Bare Infinitive

What Is the Bare Infinitive Form of a Verb?

A bare infinitive is an infinitive verb without the "to" in front. For example:
  • I can dance.
  • (This is an example of a bare infinitive.)
  • I want to dance.
  • (This is not a bare infinitive. This is a "full infinitive" or a "to-infinitive.")
A bare infinitive looks like the base form of a verb, which is the form listed in the dictionary (i.e., the version without "to" in front and any endings like -s, -ing, or -ed).

Table of Contents

  • Using the Bare Infinitive
  • Full Infinitives and Bare Infinitives Are Never Main Verbs
  • Bare Infinitives Function Only As Verbs
  • Interactive Test
  • Test Time!
bare infinitive

Using the Bare Infinitive

Here are the six rules for using a bare infinitive:

(1) after a modal verb

[modal verb]
+
[bare infinitive]
The most common use of a bare infinitive is after a modal verb like "can," "could," "may," "might," "shall," "should," "will," "would," and "must." In these examples, the modal verbs are in bold, and the bare infinitives are highlighted:
  • The barracuda can swim extremely fast.
  • You must believe in yourself.
  • Anne could give the presentation on Friday.
Modal verbs (or modal auxiliary verbs) express modality. Modality refers to properties such as possibility, ability, permission, obligation, and condition.
Compare the bare-infinitive examples above with these full-infinitive examples:
  • The barracuda needs to swim extremely fast.
  • You have to believe in yourself.
  • Anne is available to give the presentation on Friday.
Read more about modal verbs.

(2) after verbs of perception

[verb of perception]
+
[direct object]
+
[bare infinitive]
A verb of perception (e.g., "see," "watch," "hear," and "feel") is often followed by a bare infinitive. With this sentence structure, there is always a direct object involved. In these examples, the verbs of perception are in bold, the direct objects are underlined, and the bare infinitives are highlighted:
  • I saw Janet win.
  • They watch the moon descend every evening.
  • We will hear you sing on Saturday.
  • Jack felt the spider crawl over his hand.

(3) after the verb "help"

"help"
+
[bare infinitive]
or
"help"
+
[direct object]
+
[bare infinitive]
The verb "to help" is often followed by a bare infinitive. Sometimes, there is a direct object involved. In these examples, any direct objects are underlined, and the bare infinitives are highlighted:
  • Simon helped catch the rabbit.
  • Simon helped me catch the rabbit.
  • She helps wash the dishes.
  • She helps her mother wash the dishes.

(4) after the verb "make"

"make"
+
[direct object]
+
[bare infinitive]
The verb "to make" is often followed by a bare infinitive. With this sentence structure, "make" means "cause" or "force." There is always a direct object involved. In these examples, any direct objects are underlined, and the bare infinitives are highlighted:
  • Their story made me cry.
  • The police always make the burglars apologize.
  • She will make you pay for your mistakes.

(5) after the verb "let"

"let"
+
[direct object]
+
[bare infinitive]
The verb "to let" is often followed by a bare infinitive. With this sentence structure, "let" means "allow." There is always a direct object involved. In these examples, any direct objects are underlined, and the bare infinitives are highlighted:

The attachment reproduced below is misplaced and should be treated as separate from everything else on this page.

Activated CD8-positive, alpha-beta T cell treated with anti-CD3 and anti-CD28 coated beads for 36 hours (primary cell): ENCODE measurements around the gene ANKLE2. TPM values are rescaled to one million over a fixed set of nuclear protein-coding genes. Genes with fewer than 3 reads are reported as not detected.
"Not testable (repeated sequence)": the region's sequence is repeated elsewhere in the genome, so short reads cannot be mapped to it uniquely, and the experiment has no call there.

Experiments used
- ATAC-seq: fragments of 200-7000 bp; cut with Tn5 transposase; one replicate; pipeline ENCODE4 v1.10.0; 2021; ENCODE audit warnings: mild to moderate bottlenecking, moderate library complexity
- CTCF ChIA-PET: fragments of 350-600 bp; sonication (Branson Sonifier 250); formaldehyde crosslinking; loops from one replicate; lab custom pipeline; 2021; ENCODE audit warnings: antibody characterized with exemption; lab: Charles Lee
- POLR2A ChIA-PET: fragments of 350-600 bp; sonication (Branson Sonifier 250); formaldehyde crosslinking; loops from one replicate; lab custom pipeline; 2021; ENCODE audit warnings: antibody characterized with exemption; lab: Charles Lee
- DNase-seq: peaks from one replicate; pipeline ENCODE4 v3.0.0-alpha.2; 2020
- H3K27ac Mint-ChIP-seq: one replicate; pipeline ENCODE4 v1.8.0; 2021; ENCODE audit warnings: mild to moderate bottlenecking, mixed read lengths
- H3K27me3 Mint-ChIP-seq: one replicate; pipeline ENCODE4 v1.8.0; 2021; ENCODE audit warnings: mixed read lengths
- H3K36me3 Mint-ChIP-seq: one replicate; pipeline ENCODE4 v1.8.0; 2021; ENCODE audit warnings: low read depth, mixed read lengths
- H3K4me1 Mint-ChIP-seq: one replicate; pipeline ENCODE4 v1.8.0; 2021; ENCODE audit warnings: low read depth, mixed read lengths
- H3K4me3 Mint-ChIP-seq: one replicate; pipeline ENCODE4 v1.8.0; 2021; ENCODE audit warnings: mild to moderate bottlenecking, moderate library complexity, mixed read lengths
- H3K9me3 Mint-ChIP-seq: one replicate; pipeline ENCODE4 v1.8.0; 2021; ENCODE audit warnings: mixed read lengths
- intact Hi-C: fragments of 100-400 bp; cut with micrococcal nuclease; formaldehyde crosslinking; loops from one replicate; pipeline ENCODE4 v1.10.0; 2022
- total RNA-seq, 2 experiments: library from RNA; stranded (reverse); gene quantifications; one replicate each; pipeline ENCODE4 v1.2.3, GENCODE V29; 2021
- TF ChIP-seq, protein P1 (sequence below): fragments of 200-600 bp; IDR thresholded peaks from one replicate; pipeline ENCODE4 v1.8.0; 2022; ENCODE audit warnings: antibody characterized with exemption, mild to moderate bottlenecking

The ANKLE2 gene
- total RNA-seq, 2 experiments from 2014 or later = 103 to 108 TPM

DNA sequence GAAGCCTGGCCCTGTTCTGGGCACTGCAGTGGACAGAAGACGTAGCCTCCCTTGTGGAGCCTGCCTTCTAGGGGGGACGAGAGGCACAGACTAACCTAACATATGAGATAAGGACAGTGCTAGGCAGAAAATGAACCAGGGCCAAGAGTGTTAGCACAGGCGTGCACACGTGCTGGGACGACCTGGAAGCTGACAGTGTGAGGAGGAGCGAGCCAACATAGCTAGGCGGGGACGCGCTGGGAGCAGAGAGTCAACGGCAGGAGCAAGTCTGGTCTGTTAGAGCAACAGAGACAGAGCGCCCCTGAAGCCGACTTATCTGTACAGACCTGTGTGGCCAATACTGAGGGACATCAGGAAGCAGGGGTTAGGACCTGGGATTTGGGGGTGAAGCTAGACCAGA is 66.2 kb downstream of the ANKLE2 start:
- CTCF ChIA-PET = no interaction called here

• They let Anne ride the ostrich.
  • The judge let the suspect speak.
  • Tony will let you take a holiday.

(6) after "had better" and "would rather"

"had better"
or
"would rather"

 + 

[bare infinitive]
Expressions like "had better" and "would rather," which are used for a recommendation or preference, are also followed by a bare infinitive.
  • We had better leave soon.
  • ("Had better" is similar to "should," which also takes a bare infinitive.)
  • She would rather talk to you tomorrow.
  • ("Would rather" is similar to "prefer," which takes a full infinitive.)

Interactive Test

It's your go! Select the bare infinitive in the following sentences.

Full Infinitives and Bare Infinitives Are Never Main Verbs

An infinitive verb (whether it is a full infinitive or bare infinitive) is never the main verb (also called the finite verb) in a sentence. In any sentence, the finite verb shows the tense. An infinitive verb never shows tense. For example:
  • I wanted to swim in the river.
  • (This is an example of a full infinitive. The tense is shown by "wanted," which is the main verb (finite verb) in the sentence.)
  • I could swim in the river.
  • (This is an example of a bare infinitive. The tense is shown by "could," which is the main verb.)
When a sentence contains a verb phrase (a main verb and any auxiliary verbs), the infinitive verb is never the main verb. This is something that full infinitives and bare infinitives have in common.

Bare Infinitives Function Only As Verbs

A full infinitive can be used as a noun, an adjective, or an adverb. For example:
  • I like to dance.
  • (In this example, "to dance" is functioning as a noun. You could replace "to dance" with "dancing.")
  • This is your chance to dance.
  • (Here, "to dance" is functioning as an adjective. It describes "your chance.")
  • Janet went to the hall to dance.
  • (Here, "to dance" is functioning as an adverb. It tells us why Janet went to the hall.)
Bare infinitives are used only in verb phrases. They do not function as other parts of speech like full infinitives. (If you have a different view on this, please let us know.)
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This page was written by Craig Shrives.